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[147] Grant; and though Hancock was in some way demoralized, and became, perhaps unwittingly, the tool of the President in fostering the rebel element in New Orleans, most of his retrograde and unjustifiable orders were promptly revoked by Grant, not a little to the President's annoyance.

In all this, and in many other less apparent ways, General Grant has been the defender and enforcer of the congressional policy of reconstruction, which is the policy of the people who fought through the war and put down the rebellion. Faithful to the principles for which the North with so m ny sacrifices contended, and faithful to the memory of the thousands who laid down their lives for the suppression of the rebellion and its infamous spirit, he could neither be bullied, nor coaxed, nor deceived into a policy which should restore rebels to power and place loyal men under their heel. He has been, too, a barrier to the possible schemes of folly and madness which Andrew Johnson is said to have contemplated. His very presence at Washington, as commander of the army, has been the safety of the republic, and a constant intimidation to rebels, and to any executive usurpation in the interest of rebels.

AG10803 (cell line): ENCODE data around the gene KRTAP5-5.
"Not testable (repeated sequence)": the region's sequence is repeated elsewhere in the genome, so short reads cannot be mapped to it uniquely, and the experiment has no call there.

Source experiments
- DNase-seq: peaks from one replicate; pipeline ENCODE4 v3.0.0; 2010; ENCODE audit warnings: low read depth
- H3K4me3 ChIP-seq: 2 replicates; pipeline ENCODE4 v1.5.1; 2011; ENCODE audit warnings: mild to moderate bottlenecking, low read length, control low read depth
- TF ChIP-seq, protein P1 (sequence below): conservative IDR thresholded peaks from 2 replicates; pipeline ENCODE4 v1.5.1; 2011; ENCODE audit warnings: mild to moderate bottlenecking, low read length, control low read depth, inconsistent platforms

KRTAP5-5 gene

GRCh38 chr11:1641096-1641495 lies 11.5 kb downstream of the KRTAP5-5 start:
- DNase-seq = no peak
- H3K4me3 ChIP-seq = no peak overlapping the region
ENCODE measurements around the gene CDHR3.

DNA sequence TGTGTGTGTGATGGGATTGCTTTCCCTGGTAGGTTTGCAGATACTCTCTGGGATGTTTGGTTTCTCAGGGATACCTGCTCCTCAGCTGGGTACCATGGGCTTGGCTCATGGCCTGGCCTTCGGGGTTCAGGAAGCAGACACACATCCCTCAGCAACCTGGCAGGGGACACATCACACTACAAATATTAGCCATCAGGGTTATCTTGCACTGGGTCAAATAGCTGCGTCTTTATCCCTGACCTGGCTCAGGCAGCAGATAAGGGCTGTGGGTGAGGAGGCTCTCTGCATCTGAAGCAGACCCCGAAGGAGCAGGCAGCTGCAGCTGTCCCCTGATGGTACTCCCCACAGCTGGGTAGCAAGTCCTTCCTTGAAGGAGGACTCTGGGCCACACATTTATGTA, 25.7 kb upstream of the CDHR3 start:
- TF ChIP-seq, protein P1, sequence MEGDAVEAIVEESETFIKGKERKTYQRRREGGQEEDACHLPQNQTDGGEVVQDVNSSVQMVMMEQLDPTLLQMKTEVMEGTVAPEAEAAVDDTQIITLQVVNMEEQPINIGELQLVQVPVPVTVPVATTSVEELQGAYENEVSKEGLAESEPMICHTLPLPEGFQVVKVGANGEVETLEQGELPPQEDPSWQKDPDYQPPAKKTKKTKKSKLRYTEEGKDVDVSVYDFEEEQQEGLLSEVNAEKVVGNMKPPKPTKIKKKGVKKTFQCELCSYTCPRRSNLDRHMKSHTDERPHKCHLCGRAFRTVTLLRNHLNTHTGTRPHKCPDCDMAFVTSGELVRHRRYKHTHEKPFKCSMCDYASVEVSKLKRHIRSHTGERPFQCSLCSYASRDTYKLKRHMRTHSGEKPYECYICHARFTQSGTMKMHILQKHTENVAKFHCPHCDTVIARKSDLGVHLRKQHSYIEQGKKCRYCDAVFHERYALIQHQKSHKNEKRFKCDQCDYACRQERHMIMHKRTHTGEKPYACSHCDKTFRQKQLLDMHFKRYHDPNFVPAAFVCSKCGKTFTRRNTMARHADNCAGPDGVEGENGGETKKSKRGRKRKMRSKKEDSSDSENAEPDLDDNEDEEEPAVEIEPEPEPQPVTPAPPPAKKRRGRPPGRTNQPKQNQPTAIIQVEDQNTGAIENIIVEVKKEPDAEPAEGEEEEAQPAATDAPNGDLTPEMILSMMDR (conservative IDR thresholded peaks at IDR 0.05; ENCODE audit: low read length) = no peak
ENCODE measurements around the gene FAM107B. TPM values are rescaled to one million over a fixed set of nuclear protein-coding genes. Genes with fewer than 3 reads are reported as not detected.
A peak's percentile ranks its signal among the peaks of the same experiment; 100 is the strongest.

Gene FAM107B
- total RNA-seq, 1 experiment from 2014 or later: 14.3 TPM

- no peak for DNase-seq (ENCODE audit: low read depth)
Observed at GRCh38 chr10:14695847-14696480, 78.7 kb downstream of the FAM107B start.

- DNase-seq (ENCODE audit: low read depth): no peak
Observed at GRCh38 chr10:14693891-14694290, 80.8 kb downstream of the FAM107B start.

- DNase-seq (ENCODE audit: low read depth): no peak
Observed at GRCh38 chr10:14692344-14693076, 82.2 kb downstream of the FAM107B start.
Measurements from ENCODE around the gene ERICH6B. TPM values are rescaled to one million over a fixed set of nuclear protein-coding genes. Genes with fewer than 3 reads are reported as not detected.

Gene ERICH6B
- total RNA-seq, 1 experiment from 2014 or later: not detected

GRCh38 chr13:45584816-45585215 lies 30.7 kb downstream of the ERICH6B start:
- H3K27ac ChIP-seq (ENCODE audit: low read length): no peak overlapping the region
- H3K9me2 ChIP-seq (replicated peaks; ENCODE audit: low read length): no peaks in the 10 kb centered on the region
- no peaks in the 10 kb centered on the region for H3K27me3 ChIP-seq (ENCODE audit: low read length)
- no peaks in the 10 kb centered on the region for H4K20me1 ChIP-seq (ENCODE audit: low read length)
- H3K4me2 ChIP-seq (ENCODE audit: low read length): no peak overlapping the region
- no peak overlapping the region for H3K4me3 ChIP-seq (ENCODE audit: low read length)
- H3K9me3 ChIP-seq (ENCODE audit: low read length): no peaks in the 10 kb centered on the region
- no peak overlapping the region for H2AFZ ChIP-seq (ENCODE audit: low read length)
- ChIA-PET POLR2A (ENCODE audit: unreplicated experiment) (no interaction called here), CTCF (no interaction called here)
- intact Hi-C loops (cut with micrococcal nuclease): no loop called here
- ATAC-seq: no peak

When the regular session of Congress commenced in December, 1867, and Mr. Johnson, complying in one respect with a law which he assumed to declare unconstitutional and void, sent to the Senate his reasons for suspending Secretary Stanton, his “little game” was made apparent. The Senate refused its consent to the removal of Mr. Stanton, and, according to the intent of the law, he was immediately reinstated. General Grant, now as always obedient to the law, recognized

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